Thus after various changes of scene the death of Charles I ended a good part of the tragedy which had England as its theatre. This unexampled act stirred not only men but the very beasts to compassion. An old lion, still alive in a cage at the Tower of London, expressed its feelings by loud roaring, not only on the day of the execution, but every year on the anniversary, exciting the attention and wonder of the people.
London was the chief and most determined hot bed of the war against the king. Countless treasure was poured out of the purses of private individuals for the support of their armies. The goldsmiths alone are creditors for a loan of 800,000 crowns made to parliament in aid of the late disturbances, to which the people were committed by the persuasion of others and continued through their own fatal tenacity, to the final successes reported.
Fairfax who was at the time commander in chief of the army, and who is still living on his private fortune in a charming country village, (fn. 3) refused to sign the death warrant, but urged by Cromwell, who brought him the written order of parliament, he agreed of necessity. Since at the same time he declined to advance with the army into Scotland, because it was an infringement of the engagement he had previously entered into with the Scots, he was obliged by parliament to hand over his general's baton to Cromwell, who acted as his lieutenant. Although at that time he was the second person in the army as regards title, he was first in influence since Fairfax was a man of action whose sword was his only effective weapon. But Cromwell was equally skilful with both tongue and sword, so much so that after having unhorsed his own general he ultimately overthrew the parliament also, although it had been the principal author of his greatness.
They say that Cromwell, foreseeing that all power in England would ultimately fall to him, owing to his predominance, the imbecility of the others and his own capability, contributed secretly to the king's death and insisted that this should be done by sentence of the parliament, i.e. by decree of the people, as the members represent the counties and towns of the kingdom. This was in order to secure his future as well as his immediate greatness, by creating hostility between the people and the king's posterity, imagining, not without reason, that those who had a share in the death of the father would be unlikely to consent to the return of the children, from fear that they might contrive vengeance against those who dishonoured the king. To throw yet more formidable obstacles in the way of any future return of the royal house it was decreed that the property of the crown, amounting to 800,000 crowns a year and the sumptuous furnishings of the royal wardrobe, should be put up to auction at a low price, to enable numerous families to divide the royal revenues among themselves, as they did, so that the fear of being obliged to restore them would make them perpetually opposed to the king's rule and to desire the continuation of the present government, out of self interest. As after the destruction of a building we sometimes see another even more notable and magnificent than the first rise on the ruins, so after the destruction of the royal house Cromwell raised his portentous greatness to the lofty eminence that he now occupies. Since all the most important things that happen either originate with him or are carried out under his control, my present account will be confined to the actions of a man whom fortune and industry have rendered the most famous of the present age.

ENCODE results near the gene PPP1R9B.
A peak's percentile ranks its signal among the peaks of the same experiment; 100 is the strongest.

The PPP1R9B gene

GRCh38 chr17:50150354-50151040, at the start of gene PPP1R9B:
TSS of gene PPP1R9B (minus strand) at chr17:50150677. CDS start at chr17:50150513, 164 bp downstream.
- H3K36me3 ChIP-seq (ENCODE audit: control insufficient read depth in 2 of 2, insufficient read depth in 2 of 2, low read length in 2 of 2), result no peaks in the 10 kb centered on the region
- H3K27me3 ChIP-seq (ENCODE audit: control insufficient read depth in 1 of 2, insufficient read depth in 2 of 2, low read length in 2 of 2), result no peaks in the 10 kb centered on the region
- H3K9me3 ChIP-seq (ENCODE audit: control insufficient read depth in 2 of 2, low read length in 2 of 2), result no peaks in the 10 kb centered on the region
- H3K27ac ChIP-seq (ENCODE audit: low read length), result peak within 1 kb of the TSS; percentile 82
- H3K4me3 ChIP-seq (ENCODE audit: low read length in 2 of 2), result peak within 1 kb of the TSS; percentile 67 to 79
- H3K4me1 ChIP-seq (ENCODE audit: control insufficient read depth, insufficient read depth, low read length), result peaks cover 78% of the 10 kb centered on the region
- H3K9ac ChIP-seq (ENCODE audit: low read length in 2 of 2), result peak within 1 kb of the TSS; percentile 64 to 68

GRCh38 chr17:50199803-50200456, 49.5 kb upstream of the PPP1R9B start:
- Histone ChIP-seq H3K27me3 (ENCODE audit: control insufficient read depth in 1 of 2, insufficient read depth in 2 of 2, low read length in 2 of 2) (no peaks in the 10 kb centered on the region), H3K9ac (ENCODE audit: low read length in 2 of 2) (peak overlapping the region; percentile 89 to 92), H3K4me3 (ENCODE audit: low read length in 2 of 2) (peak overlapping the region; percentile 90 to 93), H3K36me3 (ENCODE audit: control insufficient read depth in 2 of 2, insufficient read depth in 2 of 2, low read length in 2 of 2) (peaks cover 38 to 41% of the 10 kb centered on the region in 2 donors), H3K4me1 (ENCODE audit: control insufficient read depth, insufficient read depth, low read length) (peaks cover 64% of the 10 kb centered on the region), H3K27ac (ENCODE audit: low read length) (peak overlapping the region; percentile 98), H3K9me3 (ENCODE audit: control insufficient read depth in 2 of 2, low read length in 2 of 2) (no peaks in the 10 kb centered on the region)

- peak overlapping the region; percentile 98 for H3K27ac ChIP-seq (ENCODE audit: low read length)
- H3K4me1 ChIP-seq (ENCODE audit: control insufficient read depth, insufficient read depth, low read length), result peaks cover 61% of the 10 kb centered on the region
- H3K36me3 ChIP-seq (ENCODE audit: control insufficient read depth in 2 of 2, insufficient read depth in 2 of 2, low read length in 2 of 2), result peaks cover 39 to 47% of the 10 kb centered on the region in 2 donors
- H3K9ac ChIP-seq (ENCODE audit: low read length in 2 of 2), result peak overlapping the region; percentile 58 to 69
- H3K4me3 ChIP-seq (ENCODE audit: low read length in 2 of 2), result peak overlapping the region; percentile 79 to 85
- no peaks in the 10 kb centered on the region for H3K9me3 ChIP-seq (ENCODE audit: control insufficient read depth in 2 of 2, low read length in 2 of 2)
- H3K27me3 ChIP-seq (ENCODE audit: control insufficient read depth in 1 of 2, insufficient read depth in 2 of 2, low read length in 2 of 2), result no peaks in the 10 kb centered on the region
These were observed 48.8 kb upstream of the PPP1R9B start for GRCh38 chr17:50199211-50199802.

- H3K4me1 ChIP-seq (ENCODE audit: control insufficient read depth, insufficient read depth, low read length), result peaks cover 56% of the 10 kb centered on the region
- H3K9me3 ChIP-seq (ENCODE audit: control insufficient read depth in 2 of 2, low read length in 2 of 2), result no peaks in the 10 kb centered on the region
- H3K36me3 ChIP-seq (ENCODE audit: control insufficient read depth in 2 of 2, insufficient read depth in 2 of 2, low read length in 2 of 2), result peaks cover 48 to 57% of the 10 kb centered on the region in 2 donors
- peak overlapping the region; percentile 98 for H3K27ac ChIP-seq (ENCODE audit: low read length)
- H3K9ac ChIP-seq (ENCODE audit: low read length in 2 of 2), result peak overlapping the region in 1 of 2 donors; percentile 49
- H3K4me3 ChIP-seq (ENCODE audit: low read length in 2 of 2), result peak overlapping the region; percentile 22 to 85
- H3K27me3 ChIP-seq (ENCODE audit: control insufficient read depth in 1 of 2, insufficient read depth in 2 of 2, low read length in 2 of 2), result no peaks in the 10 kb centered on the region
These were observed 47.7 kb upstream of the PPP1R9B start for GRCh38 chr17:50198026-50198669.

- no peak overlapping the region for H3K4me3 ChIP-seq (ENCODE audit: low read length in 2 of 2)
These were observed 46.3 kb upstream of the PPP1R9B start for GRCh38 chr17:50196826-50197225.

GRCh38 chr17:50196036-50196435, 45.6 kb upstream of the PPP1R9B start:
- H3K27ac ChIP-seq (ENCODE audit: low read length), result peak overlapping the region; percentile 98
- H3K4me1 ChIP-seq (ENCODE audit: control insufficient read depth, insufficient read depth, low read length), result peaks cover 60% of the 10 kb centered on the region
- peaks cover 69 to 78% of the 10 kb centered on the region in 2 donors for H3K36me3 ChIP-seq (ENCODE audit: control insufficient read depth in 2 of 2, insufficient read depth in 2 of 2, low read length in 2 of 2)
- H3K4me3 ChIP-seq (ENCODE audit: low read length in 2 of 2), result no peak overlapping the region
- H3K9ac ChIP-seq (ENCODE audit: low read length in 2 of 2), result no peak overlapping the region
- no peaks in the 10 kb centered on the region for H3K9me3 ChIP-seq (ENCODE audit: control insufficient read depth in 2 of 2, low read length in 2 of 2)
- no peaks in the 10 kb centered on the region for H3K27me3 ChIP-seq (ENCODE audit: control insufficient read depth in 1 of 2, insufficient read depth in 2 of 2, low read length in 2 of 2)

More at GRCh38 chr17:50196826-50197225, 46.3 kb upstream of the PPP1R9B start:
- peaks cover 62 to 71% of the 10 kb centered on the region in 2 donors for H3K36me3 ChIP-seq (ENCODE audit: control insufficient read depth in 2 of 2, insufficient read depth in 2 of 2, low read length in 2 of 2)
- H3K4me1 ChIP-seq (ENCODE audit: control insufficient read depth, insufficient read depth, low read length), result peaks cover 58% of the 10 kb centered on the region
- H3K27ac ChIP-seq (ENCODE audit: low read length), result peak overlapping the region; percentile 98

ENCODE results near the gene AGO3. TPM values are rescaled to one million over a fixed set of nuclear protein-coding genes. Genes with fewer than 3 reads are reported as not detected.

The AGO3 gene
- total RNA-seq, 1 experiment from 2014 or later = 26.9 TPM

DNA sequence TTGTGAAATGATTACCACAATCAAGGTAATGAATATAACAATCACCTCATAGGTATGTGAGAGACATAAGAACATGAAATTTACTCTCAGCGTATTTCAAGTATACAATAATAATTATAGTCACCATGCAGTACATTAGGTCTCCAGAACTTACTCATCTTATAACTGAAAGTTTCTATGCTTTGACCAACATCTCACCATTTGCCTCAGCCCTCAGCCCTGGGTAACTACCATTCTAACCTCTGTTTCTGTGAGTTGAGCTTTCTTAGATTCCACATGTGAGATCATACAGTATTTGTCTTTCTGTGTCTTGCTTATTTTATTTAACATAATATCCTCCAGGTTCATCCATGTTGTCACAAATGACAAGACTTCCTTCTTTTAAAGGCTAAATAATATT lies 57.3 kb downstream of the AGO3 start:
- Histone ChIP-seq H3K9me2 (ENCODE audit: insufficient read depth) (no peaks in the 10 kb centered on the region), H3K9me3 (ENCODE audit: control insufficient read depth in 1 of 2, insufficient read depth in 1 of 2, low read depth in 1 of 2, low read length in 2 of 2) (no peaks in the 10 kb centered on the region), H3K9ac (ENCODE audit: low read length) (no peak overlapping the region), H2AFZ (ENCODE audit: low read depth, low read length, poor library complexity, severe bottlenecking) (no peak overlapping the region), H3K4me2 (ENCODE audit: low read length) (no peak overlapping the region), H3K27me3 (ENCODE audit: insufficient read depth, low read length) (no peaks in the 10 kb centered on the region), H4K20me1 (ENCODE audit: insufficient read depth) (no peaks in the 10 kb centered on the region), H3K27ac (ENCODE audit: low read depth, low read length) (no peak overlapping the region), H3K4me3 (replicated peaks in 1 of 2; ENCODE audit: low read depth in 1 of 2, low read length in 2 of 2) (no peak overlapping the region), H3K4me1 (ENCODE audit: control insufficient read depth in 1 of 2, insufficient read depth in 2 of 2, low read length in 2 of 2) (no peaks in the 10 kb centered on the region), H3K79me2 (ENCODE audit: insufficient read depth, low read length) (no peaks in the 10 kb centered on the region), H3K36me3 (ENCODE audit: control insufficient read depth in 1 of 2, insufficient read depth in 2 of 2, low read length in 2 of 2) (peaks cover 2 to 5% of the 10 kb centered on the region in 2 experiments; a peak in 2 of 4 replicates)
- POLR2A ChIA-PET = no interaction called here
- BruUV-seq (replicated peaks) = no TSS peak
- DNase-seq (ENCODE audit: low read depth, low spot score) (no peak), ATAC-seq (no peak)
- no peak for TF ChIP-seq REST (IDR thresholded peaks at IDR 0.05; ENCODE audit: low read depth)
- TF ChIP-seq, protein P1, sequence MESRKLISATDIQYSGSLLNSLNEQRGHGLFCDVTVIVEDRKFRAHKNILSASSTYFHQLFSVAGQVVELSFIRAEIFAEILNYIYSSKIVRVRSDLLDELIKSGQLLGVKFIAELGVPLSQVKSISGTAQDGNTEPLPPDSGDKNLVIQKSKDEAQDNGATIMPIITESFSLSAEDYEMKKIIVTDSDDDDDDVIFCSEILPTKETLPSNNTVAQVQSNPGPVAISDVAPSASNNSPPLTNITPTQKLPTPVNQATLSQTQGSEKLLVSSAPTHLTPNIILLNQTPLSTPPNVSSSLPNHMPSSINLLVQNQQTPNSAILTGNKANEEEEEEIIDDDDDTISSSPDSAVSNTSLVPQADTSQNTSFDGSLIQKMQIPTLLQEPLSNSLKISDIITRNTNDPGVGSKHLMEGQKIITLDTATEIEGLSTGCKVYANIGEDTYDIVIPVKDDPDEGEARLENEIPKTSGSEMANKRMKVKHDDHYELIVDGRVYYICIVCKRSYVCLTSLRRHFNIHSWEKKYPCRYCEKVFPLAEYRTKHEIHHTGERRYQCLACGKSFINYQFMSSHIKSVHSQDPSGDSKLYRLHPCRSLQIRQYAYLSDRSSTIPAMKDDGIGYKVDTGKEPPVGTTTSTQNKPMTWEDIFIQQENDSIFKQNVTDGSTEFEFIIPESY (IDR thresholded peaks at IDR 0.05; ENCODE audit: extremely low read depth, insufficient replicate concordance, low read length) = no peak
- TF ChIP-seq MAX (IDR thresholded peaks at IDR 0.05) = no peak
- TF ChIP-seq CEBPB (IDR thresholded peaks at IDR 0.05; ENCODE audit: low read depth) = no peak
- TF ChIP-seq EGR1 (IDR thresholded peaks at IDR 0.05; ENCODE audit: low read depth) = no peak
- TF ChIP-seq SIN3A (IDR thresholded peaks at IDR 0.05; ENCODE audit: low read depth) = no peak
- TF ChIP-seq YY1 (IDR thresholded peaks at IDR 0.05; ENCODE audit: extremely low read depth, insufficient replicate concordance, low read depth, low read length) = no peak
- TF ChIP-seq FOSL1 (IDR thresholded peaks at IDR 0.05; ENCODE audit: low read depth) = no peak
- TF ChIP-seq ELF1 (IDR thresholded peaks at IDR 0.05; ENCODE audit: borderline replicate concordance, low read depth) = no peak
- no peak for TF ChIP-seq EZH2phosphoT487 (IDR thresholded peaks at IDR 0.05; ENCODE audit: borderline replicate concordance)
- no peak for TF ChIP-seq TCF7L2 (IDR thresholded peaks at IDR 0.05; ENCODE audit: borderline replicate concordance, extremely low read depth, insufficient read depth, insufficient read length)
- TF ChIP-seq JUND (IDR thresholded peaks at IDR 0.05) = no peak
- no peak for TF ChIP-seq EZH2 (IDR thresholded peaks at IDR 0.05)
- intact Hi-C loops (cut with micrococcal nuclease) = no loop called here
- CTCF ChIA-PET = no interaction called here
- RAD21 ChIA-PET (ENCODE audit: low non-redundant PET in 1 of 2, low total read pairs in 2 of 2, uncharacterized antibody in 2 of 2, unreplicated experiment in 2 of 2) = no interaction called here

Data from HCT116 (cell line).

The king's rule being ended with the fall of Charles I the government and entire disposition of political affairs rested with the parliament. Although Cromwell had only one vote in it, yet as general and representing the army his opinions were respected and supported by the majority. Moreover while parliament decided the army executed, the first supplied counsel, the second force, so if these two chief members had not been in harmony the whole body politic would have languished in inertia. Cromwell raised his reputation among the populace, after the army came under his direction, by storming the fortresses in Ireland which the parliament's arms had not previously been able to take. In all this he showed his personal courage, always exposing himself the first in all difficult and hazardous enterprises. The climax of his renown was a complete victory won in Scotland when at the head of only 9,000 men and practically besieged in a valley, the surrounding hills being occupied by 20,000 Scots. Before entering upon the battle he enheartened his soldiers by assuring them of victory foretold him by God in a voice which had roused him from sleep in the middle of the night. Such was the confidence his troops had in him that the Scots gave way before their desperate attack and broke into disorderly flight, to such an extent that there was not a soldier in the English army who could not show more than one prisoner.